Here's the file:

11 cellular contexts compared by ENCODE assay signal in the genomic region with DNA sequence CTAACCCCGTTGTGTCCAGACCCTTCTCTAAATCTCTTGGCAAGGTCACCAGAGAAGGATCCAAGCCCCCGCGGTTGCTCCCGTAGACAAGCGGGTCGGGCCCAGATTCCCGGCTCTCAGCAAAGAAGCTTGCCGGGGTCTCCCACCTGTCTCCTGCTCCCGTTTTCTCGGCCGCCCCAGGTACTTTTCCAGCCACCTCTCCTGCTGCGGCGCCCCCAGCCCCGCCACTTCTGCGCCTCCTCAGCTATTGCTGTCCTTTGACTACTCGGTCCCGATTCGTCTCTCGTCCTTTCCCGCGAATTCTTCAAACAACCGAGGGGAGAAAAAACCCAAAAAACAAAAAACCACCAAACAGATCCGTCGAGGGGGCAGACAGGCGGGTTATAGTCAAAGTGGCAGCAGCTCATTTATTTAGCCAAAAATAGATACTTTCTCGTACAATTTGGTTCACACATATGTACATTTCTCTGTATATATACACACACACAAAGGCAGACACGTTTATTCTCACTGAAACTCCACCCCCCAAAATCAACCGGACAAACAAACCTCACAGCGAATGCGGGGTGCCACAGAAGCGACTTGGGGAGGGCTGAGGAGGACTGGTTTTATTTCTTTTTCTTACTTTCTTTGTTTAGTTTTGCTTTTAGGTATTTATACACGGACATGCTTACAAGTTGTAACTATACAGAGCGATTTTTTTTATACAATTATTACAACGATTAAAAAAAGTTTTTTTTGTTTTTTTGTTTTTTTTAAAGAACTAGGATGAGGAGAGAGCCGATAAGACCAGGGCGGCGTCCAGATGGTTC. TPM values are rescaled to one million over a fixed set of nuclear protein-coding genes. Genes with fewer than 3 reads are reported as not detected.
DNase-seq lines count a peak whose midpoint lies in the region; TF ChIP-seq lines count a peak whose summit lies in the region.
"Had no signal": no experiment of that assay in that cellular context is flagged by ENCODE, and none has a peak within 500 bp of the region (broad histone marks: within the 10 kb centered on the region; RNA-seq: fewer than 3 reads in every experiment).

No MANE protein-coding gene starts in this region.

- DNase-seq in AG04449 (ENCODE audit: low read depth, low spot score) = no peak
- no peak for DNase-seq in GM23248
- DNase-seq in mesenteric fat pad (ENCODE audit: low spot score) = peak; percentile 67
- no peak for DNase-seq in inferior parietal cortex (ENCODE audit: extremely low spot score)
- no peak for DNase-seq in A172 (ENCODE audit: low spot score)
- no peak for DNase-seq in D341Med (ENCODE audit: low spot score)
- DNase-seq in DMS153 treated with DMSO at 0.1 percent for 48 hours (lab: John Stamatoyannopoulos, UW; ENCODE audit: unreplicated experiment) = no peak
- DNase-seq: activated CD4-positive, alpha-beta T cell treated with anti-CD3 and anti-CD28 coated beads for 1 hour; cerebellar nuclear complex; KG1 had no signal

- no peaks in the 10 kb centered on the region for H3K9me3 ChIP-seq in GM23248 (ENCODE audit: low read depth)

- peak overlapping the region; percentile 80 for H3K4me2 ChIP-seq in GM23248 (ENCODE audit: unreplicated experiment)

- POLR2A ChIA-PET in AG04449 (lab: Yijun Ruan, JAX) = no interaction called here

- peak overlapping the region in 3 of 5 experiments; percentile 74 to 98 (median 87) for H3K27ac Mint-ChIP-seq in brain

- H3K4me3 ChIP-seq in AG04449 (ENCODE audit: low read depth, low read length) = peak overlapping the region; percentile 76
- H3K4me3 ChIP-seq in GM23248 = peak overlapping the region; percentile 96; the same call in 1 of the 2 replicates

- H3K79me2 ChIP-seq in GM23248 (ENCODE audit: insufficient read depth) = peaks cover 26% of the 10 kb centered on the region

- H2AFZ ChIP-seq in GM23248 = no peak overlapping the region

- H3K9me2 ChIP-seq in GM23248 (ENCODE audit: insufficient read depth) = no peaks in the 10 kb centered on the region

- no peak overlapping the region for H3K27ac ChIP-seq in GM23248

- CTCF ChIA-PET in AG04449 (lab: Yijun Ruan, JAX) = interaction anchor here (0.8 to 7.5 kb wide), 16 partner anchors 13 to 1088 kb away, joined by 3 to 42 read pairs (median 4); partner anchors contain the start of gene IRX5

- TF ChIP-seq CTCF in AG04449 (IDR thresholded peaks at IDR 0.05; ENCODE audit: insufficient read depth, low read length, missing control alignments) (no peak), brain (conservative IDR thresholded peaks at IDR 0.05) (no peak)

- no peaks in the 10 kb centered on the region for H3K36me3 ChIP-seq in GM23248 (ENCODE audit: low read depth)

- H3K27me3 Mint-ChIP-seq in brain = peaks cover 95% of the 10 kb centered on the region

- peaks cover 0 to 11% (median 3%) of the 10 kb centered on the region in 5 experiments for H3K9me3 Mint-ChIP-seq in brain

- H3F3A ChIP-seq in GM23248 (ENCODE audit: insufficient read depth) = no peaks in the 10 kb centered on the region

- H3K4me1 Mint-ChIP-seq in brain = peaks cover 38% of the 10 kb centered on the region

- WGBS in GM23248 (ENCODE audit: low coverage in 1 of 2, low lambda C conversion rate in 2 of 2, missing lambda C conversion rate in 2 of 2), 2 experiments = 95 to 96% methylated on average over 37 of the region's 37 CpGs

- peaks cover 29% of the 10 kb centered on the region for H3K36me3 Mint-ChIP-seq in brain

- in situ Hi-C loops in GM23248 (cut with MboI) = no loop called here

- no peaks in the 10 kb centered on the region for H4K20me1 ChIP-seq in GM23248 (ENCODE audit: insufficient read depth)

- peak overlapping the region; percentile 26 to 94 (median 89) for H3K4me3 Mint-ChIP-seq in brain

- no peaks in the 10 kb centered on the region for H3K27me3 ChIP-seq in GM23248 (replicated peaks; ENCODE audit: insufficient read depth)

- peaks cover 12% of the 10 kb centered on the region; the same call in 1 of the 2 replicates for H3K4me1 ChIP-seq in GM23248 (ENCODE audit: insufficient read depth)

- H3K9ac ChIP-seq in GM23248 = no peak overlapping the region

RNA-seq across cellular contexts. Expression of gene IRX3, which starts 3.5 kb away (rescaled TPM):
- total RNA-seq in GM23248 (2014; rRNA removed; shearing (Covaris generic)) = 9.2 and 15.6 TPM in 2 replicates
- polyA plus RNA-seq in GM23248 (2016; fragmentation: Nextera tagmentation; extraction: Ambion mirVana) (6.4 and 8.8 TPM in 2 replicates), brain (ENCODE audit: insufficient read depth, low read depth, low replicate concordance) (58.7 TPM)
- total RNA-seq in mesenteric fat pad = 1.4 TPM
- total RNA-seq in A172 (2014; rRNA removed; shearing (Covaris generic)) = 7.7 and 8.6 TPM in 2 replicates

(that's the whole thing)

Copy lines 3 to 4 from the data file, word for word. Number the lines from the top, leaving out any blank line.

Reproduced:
"Had no signal": no experiment of that assay in that cellular context is flagged by ENCODE, and none has a peak within 500 bp of the region (broad histone marks: within the 10 kb centered on the region; RNA-seq: fewer than 3 reads in every experiment).

No MANE protein-coding gene starts in this region.